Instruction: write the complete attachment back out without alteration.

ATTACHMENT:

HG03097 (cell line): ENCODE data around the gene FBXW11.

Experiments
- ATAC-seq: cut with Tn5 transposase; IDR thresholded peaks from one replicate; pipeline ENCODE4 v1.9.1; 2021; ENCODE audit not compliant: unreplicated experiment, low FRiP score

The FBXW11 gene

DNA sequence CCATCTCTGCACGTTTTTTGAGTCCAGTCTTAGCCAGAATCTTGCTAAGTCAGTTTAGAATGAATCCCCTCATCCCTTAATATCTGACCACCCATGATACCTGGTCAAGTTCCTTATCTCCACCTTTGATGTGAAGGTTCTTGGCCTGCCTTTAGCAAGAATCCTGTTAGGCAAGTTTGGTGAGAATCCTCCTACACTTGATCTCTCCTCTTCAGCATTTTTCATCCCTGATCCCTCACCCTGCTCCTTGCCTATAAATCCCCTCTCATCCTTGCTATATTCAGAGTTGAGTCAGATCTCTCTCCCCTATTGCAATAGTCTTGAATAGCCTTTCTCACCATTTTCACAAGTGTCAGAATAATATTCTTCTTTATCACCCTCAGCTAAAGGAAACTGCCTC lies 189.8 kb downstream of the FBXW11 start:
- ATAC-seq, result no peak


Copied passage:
HG03097 (cell line): ENCODE data around the gene FBXW11.

Experiments
- ATAC-seq: cut with Tn5 transposase; IDR thresholded peaks from one replicate; pipeline ENCODE4 v1.9.1; 2021; ENCODE audit not compliant: unreplicated experiment, low FRiP score

The FBXW11 gene

DNA sequence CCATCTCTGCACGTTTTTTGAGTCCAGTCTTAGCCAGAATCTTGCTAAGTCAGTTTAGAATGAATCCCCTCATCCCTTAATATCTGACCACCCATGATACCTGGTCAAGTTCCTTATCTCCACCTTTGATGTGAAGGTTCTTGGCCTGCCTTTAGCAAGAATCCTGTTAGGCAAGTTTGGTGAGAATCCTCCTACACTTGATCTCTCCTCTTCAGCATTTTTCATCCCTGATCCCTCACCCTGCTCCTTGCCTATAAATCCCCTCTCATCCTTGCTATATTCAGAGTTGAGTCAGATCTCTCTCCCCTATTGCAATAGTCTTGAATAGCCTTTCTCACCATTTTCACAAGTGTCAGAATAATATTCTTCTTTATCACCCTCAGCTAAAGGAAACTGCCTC lies 189.8 kb downstream of the FBXW11 start:
- ATAC-seq, result no peak